The rate of volunteerism in America fell to the lowest level in a decade, according to the US Bureau of Labor Statistics report Volunteering in the United States — 2013. This appears part of a downward trend.
Nonprofit organizations should find this trend alarming for a number of reasons, including:
Volunteers provide an essential labor pool. Approximately 62.6 million (25.4 percent) Americans volunteered at least once between September 2012 and September 2013.
The median volunteer spent 50 hours on volunteer activities during the study period. These significant volunteer hours mean that volunteers are a valuable part of the nonprofit labor force. Declining volunteerism rates mean charities will either have to limit services, discontinue certain activities, or pay for employees to perform the tasks formerly handled by volunteers.
Volunteers serve as ambassadors. Individuals who volunteer usually act as ambassadors for the organization. They obviously have a high-degree of interest in the organization, which is why they volunteer with it.
Through volunteer experiences, provided they are good ones, the volunteers will become more engaged with the organization and more passionate about its work. They will speak of the organization with family and friends. When they do, it will be in a positive, passionate tone. This word-of-mouth promotion will help your organization to attract additional volunteer and donor support.
Volunteers are more likely to donate. The more engaged an individual is with his community, the more likely he is to volunteer and contribute money to nonprofit organizations. The more points of connection there are between an individual and a particular nonprofit organization, the more likely that individual is to give, give often, and give generously to that organization, as I point out in my book, Donor-Centered Planned Gift Marketing.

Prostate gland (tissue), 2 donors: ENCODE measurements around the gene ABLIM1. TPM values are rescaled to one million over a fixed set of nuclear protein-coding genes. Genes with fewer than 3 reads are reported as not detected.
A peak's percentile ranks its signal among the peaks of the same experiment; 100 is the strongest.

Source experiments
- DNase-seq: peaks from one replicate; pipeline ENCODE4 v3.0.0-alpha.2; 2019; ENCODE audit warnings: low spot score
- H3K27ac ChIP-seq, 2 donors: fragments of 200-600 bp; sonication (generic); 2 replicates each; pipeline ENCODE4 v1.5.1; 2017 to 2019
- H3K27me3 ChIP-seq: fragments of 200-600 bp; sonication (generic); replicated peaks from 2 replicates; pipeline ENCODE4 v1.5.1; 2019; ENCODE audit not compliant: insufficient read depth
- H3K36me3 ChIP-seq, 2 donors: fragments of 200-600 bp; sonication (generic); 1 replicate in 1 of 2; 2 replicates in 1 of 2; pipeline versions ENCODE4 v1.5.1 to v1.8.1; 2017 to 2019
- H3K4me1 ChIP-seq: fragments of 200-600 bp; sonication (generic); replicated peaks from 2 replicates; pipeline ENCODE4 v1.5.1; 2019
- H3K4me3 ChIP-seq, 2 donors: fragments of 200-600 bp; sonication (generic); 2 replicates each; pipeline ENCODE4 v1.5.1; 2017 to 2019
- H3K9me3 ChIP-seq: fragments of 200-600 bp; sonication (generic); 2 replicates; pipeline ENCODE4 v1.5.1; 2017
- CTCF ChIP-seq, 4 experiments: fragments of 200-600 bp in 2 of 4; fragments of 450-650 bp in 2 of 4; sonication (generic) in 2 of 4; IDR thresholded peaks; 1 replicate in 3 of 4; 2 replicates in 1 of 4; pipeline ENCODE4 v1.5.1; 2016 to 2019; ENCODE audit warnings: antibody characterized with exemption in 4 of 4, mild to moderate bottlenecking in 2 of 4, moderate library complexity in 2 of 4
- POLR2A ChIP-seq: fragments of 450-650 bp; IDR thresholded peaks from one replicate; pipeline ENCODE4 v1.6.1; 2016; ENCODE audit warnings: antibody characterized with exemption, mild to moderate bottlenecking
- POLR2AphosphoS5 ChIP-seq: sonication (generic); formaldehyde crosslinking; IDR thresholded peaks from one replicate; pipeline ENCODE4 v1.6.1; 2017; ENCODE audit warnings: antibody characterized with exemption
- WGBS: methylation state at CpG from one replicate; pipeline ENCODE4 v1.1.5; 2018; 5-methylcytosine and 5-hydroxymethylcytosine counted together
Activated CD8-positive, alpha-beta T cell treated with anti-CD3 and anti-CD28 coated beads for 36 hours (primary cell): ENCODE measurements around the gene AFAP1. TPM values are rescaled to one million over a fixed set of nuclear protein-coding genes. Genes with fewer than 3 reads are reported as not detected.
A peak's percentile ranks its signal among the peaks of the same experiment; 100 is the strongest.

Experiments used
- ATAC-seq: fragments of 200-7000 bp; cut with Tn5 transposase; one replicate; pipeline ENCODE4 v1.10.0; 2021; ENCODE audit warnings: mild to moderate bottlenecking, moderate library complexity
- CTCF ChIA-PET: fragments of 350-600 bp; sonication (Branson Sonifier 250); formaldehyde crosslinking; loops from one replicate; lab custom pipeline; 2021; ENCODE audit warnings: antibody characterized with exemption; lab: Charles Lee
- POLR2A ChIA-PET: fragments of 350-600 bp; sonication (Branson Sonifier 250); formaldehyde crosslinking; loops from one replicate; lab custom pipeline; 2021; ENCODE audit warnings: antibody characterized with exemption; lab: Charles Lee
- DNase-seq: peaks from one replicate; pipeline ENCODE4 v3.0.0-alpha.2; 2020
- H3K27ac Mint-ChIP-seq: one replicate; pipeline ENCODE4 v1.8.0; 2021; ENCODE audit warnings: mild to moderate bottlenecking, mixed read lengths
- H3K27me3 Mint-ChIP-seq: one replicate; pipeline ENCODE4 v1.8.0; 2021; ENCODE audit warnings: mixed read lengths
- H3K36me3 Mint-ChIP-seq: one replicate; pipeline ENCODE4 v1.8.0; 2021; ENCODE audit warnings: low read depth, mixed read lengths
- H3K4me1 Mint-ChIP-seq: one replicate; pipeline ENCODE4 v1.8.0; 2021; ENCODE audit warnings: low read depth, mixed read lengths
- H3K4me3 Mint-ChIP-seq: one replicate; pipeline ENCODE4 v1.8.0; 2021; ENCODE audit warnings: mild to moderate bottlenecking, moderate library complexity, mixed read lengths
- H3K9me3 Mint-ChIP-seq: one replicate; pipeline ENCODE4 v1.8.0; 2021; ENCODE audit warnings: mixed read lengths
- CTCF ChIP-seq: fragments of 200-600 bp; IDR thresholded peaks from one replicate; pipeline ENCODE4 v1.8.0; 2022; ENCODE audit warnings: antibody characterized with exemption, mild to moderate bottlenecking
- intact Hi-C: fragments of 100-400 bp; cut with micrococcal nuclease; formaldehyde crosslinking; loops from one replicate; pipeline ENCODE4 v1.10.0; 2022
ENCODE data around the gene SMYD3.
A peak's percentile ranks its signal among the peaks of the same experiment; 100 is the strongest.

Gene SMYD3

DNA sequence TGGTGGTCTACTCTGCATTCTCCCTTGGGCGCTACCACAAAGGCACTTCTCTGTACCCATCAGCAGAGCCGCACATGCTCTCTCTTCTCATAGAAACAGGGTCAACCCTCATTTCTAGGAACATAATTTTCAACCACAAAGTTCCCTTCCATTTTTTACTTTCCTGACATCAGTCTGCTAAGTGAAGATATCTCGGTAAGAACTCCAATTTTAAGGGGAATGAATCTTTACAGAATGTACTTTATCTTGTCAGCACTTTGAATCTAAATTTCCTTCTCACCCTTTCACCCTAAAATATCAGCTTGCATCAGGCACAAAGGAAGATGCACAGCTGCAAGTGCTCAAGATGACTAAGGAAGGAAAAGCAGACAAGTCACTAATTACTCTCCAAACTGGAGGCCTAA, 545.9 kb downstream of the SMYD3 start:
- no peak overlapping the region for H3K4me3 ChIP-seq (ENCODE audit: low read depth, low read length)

Volunteerism is an important point of connection. This phenomenon is explained, in part, by the Social Capital Theory popularized by Robert Putnam, author of Bowling Alone.
Volunteers are more likely to make planned gifts. Consider what researcher Russell James, JD, PhD, CFP reports in his book, American Charitable Bequest Demographics (1992-2012):
Among those with [estate] planning documents, those who both volunteer and give ($500+) are dramatically more likely to plan a charitable estate gift than those who only volunteer or only give ($500+). Those who only volunteer, plan charitable estate gifts at approximately the same rate as those who only give.”
Furthermore, those who only volunteer or only donate ($500+) are more than twice as likely to make a legacy gift than those who do neither.
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Clearly, the steady decline in volunteerism represents a serious problem for the nonprofit sector.